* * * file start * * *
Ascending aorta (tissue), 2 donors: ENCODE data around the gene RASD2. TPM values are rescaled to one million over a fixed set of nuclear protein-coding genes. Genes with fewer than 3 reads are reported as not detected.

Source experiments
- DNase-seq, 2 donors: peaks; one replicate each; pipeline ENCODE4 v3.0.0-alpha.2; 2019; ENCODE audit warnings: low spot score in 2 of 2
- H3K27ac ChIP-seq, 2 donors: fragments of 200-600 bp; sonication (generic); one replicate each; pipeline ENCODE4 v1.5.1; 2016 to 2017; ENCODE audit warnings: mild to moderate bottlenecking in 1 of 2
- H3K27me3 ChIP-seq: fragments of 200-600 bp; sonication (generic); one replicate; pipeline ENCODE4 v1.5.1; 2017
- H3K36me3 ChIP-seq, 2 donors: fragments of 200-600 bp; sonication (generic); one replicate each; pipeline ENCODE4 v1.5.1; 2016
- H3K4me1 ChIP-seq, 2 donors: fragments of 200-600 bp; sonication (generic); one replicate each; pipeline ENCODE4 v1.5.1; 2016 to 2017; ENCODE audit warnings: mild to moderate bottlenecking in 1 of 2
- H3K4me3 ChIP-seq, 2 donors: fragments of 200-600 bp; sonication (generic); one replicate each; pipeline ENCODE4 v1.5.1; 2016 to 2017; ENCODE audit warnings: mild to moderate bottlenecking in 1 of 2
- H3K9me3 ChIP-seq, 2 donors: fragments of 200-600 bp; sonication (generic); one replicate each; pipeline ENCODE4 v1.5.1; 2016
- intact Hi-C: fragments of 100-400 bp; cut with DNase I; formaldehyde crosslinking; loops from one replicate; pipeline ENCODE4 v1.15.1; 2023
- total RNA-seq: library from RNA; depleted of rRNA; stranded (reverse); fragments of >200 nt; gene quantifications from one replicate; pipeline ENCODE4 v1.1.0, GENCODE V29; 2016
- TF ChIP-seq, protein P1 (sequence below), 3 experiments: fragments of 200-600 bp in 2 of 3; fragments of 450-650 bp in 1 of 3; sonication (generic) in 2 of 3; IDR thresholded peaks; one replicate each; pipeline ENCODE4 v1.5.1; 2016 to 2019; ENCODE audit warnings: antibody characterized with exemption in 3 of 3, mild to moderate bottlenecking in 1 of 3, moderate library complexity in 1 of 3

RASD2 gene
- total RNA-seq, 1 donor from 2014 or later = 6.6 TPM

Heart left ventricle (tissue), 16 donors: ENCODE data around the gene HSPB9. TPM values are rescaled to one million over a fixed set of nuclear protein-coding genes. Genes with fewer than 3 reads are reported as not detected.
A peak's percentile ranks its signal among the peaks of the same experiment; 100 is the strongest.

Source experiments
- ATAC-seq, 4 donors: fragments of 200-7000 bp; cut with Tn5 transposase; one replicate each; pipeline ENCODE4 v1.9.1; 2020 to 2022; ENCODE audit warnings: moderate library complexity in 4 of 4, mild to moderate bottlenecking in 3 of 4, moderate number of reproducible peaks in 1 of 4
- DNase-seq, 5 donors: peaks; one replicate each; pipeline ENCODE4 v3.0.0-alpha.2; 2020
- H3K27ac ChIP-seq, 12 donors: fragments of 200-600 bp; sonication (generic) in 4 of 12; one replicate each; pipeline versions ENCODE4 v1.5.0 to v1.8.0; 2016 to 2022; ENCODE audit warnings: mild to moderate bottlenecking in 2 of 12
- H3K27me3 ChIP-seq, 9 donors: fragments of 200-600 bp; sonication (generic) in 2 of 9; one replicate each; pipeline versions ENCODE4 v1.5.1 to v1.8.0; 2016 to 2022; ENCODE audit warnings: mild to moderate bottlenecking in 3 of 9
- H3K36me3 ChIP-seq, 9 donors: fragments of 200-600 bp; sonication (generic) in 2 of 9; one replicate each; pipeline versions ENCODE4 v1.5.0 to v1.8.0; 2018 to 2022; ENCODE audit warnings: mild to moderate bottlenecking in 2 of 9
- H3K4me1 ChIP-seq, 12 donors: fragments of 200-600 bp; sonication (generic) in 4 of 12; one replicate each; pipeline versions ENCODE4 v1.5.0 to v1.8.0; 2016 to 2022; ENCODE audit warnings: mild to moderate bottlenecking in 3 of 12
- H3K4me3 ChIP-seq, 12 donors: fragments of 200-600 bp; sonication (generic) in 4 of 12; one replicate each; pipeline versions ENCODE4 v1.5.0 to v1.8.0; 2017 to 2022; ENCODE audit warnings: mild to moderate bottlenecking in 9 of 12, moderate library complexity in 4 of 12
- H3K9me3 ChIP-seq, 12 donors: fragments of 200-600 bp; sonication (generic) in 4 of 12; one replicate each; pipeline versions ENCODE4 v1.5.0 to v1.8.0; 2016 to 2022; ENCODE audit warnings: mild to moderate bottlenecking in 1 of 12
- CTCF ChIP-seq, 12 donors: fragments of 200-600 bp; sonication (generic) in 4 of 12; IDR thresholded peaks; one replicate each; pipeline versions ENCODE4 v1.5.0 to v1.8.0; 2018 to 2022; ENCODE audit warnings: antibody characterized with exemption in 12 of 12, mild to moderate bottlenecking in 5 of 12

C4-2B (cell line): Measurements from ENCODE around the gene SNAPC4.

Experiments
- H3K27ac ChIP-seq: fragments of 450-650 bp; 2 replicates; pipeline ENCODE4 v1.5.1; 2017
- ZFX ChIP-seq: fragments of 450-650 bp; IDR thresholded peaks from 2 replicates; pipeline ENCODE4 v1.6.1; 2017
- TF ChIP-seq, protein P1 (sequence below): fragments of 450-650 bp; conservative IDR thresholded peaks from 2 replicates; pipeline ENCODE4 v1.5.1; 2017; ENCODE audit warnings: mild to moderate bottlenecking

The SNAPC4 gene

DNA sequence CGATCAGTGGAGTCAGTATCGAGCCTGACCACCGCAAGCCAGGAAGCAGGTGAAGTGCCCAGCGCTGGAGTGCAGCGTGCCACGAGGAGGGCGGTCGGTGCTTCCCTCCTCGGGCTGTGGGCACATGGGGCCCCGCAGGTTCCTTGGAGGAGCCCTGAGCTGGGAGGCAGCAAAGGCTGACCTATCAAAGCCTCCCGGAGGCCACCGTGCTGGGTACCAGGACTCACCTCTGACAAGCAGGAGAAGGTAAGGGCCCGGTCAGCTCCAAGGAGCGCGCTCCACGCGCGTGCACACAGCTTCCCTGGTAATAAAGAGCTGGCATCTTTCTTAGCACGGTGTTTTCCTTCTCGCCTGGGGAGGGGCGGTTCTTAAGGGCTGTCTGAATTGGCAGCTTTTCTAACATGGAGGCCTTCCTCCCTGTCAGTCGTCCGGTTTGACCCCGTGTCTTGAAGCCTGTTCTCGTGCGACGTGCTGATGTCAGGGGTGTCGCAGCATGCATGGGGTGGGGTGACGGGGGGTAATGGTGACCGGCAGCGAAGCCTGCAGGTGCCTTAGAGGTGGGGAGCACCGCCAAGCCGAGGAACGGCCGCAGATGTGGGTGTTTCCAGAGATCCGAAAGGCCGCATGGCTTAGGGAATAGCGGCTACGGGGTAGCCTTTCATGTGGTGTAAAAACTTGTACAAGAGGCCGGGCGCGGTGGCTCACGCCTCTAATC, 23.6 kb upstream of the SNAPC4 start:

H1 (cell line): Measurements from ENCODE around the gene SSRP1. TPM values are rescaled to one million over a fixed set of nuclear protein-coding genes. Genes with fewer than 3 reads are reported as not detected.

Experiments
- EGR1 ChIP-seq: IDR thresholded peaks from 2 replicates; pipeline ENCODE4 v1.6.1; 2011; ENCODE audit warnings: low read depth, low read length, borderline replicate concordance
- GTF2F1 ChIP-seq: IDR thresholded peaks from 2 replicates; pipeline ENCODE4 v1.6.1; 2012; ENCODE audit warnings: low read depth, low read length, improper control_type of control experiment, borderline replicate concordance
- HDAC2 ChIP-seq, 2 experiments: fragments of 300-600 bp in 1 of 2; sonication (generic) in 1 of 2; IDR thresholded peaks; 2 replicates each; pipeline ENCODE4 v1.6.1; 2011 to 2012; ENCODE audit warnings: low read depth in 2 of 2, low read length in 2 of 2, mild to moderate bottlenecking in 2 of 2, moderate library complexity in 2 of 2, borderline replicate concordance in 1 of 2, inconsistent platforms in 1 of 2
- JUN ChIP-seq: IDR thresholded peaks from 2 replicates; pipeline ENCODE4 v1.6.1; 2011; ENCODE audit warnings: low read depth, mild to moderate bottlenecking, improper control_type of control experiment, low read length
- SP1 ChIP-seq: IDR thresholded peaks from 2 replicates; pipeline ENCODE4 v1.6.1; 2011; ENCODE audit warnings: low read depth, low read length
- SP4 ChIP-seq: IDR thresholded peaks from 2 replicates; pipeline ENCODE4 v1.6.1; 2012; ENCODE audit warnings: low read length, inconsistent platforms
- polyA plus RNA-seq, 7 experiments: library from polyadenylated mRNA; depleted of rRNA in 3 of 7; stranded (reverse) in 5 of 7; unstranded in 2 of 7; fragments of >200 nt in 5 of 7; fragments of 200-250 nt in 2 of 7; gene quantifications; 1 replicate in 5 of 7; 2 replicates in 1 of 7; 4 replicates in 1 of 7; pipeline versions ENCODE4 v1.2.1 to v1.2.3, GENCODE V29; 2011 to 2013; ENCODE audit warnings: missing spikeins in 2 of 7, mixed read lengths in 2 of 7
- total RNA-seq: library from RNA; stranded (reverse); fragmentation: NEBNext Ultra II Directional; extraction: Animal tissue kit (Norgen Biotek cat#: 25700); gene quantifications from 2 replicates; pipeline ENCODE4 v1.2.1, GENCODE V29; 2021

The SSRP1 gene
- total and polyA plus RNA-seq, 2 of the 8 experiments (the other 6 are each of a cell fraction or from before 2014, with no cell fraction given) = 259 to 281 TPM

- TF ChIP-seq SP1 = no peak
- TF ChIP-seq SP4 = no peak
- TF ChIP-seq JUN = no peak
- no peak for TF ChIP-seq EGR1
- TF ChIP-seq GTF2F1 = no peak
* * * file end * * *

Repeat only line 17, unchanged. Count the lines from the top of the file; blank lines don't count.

Source experiments